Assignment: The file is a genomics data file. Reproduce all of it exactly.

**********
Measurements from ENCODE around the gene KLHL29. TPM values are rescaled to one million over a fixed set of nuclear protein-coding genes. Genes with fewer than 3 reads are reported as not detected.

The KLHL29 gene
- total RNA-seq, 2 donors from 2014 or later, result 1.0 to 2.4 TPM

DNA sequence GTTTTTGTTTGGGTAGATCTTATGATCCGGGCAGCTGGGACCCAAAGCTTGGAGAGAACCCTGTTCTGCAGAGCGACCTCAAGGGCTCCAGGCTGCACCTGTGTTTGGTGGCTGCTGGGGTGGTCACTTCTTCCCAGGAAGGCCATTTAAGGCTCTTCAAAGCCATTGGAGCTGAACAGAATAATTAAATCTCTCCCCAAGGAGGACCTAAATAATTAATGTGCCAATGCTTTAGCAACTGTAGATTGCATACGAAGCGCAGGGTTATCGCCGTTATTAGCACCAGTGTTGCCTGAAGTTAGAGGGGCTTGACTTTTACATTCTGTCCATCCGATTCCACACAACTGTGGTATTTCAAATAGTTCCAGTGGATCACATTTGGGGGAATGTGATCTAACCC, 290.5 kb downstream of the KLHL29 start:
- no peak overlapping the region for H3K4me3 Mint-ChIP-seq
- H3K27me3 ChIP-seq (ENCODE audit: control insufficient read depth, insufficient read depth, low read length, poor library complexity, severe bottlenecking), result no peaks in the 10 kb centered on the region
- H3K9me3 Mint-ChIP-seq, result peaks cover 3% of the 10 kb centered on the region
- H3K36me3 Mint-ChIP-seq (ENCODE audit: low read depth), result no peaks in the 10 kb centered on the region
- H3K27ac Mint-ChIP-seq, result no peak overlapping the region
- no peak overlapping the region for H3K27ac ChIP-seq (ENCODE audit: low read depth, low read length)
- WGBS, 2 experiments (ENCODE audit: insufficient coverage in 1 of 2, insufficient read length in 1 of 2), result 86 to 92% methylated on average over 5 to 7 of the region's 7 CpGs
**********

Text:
Measurements from ENCODE around the gene KLHL29. TPM values are rescaled to one million over a fixed set of nuclear protein-coding genes. Genes with fewer than 3 reads are reported as not detected.

The KLHL29 gene
- total RNA-seq, 2 donors from 2014 or later, result 1.0 to 2.4 TPM

DNA sequence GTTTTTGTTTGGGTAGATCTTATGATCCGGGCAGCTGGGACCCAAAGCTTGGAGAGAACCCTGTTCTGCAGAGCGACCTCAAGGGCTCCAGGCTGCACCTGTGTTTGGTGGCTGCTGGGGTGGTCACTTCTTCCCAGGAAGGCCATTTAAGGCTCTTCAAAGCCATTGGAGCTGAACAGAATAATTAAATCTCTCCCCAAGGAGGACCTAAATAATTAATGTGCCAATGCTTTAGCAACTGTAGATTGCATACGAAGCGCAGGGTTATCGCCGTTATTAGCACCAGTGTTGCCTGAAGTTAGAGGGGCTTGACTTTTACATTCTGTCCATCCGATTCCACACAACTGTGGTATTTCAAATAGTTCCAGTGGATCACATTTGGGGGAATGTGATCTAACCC, 290.5 kb downstream of the KLHL29 start:
- no peak overlapping the region for H3K4me3 Mint-ChIP-seq
- H3K27me3 ChIP-seq (ENCODE audit: control insufficient read depth, insufficient read depth, low read length, poor library complexity, severe bottlenecking), result no peaks in the 10 kb centered on the region
- H3K9me3 Mint-ChIP-seq, result peaks cover 3% of the 10 kb centered on the region
- H3K36me3 Mint-ChIP-seq (ENCODE audit: low read depth), result no peaks in the 10 kb centered on the region
- H3K27ac Mint-ChIP-seq, result no peak overlapping the region
- no peak overlapping the region for H3K27ac ChIP-seq (ENCODE audit: low read depth, low read length)
- WGBS, 2 experiments (ENCODE audit: insufficient coverage in 1 of 2, insufficient read length in 1 of 2), result 86 to 92% methylated on average over 5 to 7 of the region's 7 CpGs